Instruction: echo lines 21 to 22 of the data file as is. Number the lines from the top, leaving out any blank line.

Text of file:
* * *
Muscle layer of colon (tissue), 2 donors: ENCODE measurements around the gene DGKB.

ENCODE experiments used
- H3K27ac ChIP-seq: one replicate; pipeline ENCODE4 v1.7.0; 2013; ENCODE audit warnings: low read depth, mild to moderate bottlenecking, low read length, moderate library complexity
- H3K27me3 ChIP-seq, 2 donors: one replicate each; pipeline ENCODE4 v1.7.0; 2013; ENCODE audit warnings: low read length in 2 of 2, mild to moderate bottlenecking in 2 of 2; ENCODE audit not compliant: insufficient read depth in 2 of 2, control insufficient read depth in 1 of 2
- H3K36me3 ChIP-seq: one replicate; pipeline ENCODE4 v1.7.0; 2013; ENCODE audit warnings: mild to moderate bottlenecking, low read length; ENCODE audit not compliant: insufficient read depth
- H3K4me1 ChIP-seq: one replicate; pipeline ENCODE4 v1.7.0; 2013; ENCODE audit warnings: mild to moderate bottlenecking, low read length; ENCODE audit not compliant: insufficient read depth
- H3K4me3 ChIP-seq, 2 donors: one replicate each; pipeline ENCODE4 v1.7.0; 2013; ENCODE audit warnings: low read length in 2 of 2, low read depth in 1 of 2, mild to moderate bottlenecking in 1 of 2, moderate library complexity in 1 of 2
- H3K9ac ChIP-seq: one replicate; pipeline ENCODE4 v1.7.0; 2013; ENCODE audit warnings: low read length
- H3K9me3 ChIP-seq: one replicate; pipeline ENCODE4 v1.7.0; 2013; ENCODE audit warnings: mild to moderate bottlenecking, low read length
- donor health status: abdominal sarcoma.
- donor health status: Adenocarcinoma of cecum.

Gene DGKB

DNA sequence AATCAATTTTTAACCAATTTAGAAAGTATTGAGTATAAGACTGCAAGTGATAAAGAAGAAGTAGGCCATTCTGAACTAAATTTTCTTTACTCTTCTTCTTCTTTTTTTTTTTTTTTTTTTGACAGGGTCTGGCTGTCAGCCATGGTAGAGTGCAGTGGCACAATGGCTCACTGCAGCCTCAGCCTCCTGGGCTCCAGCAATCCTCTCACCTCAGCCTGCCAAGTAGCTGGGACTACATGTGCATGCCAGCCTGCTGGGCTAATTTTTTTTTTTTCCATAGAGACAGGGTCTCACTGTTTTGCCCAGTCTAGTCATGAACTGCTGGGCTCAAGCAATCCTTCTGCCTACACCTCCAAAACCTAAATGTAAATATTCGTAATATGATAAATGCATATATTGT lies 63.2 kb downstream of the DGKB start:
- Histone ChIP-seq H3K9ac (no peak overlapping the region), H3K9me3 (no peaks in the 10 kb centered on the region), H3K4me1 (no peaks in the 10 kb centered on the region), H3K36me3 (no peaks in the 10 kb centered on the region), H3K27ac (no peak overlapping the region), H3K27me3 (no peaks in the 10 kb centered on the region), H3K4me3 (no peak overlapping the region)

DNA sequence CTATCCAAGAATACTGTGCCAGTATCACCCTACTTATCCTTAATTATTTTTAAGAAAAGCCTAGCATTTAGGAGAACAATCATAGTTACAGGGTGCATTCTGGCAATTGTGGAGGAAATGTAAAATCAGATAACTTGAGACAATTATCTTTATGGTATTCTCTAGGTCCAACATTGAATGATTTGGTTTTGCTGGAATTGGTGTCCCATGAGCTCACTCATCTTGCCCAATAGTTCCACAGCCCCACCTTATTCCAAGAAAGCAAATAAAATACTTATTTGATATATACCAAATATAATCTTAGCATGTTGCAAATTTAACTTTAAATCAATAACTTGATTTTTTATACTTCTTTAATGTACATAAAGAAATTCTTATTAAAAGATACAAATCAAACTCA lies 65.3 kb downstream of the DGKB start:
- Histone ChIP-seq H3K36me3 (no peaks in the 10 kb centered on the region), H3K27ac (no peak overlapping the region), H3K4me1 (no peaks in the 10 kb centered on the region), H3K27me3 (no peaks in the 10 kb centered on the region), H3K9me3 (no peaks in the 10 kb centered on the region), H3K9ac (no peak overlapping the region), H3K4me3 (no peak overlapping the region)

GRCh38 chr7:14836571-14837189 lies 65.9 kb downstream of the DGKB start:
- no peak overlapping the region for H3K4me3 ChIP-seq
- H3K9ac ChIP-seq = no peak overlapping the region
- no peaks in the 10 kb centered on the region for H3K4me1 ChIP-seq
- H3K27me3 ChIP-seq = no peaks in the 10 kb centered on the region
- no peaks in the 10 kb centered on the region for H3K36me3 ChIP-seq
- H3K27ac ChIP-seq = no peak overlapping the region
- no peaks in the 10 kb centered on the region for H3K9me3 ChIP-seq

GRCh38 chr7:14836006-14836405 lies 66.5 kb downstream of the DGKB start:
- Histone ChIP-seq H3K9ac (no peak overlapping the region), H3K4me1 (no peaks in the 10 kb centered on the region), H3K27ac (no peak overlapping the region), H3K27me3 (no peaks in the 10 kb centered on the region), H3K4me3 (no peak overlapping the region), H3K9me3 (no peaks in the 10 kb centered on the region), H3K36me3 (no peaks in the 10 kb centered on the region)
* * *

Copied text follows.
- H3K27me3 ChIP-seq = no peaks in the 10 kb centered on the region
- no peaks in the 10 kb centered on the region for H3K36me3 ChIP-seq